We also offered pilates, children's classes, martial arts & various styles of dance and meditation over the years from South African dance to OSHO meditation techniques. For a few weeks we rented space so that travelers could take a nap. My only job was to infuse the physical space with loving energy and it was the best job ever. We literally offered it all and I people were coming from all over the world, drawn in by the romance of an authentic NYC experience!

As humans we have a tendency to simplify things and push away the experiences that are not aligned with homeostasis. NYC life is partially about survival and we certainly don't need a yoga class to make it to the next day. Yet my unintended goal was for Black people to see themselves as apart of the yoga INDUSTRY and to know that yoga was not an exclusive "White thing". We actually deserve to slow down our pace, smell the honeysuckle trees and enjoy a moments without the hustle.

The Future Looks Bright

By now yoga has been embraced by almost everyone. Either you're love it or you don't. I'm not sure if this is correlated but yoga is fully normalized. It's apart of the NYC lifestyle. Now if we can normalize yoga as a means to unite communities, raise self esteem and develop a direct connection from our minds to our bodies at the cellular level.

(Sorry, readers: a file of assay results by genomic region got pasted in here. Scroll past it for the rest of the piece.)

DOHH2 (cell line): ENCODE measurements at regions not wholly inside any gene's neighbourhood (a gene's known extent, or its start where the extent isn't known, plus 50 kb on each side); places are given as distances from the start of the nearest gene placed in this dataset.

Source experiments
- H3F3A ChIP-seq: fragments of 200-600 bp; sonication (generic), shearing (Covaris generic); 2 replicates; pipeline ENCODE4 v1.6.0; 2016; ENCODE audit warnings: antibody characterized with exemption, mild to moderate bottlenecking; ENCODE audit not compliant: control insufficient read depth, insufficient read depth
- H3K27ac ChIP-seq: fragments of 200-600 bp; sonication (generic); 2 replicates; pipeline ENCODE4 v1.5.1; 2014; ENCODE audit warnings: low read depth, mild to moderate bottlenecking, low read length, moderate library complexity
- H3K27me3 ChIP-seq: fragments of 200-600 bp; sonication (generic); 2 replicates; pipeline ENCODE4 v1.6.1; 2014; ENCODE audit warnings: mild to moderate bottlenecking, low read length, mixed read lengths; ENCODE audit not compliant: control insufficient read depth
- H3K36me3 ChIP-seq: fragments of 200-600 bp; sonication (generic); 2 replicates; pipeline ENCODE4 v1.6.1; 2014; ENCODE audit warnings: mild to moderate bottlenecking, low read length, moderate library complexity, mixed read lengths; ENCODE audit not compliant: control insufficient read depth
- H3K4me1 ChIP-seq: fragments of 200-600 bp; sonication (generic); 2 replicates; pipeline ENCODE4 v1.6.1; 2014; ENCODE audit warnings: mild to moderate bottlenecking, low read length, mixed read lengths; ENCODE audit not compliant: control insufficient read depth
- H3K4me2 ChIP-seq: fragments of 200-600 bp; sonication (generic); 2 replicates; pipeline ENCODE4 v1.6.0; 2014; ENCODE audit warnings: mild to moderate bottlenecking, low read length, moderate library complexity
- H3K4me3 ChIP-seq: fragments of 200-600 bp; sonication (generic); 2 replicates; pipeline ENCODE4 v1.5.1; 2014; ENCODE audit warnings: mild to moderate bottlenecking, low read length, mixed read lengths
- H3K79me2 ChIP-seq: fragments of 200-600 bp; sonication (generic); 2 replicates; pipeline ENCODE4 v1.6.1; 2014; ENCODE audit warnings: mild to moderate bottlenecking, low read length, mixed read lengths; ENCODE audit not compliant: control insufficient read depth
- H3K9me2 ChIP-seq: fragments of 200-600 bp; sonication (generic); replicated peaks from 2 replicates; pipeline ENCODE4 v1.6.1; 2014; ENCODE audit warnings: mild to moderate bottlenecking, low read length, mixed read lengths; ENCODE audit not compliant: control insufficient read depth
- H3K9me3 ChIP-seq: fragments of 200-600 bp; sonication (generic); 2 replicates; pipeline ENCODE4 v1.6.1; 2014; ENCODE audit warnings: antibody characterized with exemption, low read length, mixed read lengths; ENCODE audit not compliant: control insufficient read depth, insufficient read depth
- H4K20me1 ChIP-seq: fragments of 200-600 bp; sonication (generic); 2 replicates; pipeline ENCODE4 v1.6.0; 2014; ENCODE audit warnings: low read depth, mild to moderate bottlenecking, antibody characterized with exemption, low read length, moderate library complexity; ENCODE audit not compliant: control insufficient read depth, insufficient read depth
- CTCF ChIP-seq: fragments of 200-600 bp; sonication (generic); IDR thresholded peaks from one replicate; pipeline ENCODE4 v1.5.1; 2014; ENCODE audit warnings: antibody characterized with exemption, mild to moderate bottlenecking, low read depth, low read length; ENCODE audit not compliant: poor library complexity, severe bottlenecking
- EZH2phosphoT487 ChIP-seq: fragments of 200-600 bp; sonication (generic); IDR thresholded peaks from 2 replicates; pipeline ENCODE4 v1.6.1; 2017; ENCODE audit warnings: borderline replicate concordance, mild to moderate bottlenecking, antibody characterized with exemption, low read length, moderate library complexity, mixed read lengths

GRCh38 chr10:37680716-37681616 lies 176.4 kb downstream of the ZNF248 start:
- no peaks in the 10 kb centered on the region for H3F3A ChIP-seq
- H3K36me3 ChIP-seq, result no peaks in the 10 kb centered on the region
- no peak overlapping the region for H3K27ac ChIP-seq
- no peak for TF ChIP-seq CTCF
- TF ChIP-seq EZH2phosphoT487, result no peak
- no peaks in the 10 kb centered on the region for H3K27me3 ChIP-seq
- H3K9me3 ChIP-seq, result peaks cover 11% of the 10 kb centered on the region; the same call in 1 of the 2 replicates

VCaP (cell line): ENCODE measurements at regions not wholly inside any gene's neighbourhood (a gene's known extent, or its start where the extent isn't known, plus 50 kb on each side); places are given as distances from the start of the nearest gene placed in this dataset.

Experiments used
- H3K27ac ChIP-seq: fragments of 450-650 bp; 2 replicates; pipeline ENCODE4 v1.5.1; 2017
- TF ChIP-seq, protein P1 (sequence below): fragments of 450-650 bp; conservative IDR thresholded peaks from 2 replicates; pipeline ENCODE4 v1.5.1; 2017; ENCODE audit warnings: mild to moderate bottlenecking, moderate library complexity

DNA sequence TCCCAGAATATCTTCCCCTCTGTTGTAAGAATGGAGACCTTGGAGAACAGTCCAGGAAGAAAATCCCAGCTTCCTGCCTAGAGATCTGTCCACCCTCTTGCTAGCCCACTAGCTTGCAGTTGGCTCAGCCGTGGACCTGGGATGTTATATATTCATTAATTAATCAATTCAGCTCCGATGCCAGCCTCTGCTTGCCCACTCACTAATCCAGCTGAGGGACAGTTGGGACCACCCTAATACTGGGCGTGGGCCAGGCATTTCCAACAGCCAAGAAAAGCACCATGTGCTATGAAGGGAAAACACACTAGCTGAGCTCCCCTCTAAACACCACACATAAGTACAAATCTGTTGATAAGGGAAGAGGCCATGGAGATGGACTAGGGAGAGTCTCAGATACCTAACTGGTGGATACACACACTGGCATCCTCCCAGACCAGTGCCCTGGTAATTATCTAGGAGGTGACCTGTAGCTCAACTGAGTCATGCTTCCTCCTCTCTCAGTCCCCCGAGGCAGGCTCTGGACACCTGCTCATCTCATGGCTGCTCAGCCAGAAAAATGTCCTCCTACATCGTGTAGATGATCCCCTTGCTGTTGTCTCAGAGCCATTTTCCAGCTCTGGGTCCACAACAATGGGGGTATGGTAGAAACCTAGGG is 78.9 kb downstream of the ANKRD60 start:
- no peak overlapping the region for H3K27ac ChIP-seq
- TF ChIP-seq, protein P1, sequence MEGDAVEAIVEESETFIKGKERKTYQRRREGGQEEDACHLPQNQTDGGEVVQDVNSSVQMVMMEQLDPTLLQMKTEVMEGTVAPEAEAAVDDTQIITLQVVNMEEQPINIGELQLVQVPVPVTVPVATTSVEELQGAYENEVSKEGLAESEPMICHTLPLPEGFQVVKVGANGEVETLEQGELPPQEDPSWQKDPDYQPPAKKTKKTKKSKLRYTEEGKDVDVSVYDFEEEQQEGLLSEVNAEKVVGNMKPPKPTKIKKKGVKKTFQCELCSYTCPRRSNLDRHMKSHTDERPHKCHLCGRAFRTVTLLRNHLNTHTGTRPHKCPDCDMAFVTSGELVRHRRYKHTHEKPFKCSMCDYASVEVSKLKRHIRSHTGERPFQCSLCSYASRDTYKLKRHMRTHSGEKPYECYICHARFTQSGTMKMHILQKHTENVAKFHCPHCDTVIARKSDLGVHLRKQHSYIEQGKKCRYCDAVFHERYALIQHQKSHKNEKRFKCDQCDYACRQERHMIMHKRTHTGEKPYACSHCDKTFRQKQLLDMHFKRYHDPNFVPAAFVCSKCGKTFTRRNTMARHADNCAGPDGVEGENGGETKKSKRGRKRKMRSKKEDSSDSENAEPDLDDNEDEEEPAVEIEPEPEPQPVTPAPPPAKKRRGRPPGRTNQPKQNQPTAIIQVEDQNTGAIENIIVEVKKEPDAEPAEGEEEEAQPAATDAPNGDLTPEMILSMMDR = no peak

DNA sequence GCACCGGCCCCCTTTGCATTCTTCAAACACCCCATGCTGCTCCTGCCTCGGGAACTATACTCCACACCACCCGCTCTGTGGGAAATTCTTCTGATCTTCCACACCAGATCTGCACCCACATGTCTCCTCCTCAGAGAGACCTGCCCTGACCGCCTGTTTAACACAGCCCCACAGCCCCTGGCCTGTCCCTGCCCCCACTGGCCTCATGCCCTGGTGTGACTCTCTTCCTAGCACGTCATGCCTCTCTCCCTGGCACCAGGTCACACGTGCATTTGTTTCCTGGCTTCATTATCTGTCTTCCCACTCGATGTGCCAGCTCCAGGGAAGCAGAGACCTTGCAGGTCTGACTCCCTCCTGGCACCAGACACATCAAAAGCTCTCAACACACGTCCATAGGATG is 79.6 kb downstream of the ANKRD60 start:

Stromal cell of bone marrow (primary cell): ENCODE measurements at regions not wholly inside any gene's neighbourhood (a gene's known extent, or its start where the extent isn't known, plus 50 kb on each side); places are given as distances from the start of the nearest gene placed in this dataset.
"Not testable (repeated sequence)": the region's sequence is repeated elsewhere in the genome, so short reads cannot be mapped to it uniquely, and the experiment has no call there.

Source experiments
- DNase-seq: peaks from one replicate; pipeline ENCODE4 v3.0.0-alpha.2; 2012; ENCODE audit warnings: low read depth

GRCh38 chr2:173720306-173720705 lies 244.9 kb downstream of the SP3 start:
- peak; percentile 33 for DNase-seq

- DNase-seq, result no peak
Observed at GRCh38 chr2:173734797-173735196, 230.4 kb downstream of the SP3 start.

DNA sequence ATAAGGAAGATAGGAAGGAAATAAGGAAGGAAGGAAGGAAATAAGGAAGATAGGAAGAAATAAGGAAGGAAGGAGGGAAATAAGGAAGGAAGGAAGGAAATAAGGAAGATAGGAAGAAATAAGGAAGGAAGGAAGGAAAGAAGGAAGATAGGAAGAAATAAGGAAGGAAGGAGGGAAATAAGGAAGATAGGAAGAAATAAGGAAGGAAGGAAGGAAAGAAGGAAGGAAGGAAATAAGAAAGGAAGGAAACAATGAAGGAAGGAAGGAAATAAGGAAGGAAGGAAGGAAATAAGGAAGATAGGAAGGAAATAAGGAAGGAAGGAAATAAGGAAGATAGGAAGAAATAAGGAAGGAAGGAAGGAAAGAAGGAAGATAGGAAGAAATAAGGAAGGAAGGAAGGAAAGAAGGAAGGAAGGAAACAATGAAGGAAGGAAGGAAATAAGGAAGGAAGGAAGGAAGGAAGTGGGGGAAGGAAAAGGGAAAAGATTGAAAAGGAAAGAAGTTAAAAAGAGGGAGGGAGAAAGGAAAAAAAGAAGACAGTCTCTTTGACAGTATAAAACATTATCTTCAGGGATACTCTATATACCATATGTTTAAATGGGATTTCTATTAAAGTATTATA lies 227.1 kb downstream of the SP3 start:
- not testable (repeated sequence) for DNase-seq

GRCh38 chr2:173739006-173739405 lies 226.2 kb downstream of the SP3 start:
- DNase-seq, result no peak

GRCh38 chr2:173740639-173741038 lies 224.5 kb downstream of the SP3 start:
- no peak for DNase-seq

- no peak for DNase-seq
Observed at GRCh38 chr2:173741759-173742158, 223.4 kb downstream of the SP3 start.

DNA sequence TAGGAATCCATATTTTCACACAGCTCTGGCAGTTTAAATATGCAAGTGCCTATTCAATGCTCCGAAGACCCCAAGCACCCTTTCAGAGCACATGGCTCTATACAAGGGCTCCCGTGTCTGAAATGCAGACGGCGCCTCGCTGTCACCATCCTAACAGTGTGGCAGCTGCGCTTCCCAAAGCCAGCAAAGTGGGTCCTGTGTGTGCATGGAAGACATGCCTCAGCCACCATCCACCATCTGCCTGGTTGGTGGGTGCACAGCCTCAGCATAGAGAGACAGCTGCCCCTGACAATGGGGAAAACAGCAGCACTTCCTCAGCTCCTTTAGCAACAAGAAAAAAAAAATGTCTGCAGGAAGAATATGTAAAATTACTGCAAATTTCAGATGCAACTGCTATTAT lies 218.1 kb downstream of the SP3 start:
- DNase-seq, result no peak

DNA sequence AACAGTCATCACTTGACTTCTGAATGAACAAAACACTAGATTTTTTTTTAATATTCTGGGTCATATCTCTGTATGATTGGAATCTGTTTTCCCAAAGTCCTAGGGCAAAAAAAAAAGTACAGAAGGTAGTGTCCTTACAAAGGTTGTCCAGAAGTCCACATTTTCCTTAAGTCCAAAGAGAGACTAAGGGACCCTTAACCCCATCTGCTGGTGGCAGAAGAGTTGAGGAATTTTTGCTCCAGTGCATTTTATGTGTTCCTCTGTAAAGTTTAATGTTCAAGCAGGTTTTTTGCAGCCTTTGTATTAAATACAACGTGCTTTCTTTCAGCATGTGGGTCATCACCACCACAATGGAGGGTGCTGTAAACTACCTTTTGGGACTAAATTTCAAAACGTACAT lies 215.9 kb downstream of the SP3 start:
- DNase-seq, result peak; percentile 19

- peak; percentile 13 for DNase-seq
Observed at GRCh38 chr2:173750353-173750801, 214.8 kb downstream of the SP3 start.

Our old dandelion flower bench featuring Malik (Hokyu) at one time was the resident Zen Buddhist Monk. These photos have me missing my students and the NYC Spring & Summer seasons.

Since then a recurring commercial came out around 2012 where a Black man (actor) said that he called the California psychic network and she told him that he was going to open his own yoga studio. I wonder where he is now? A girl wonders...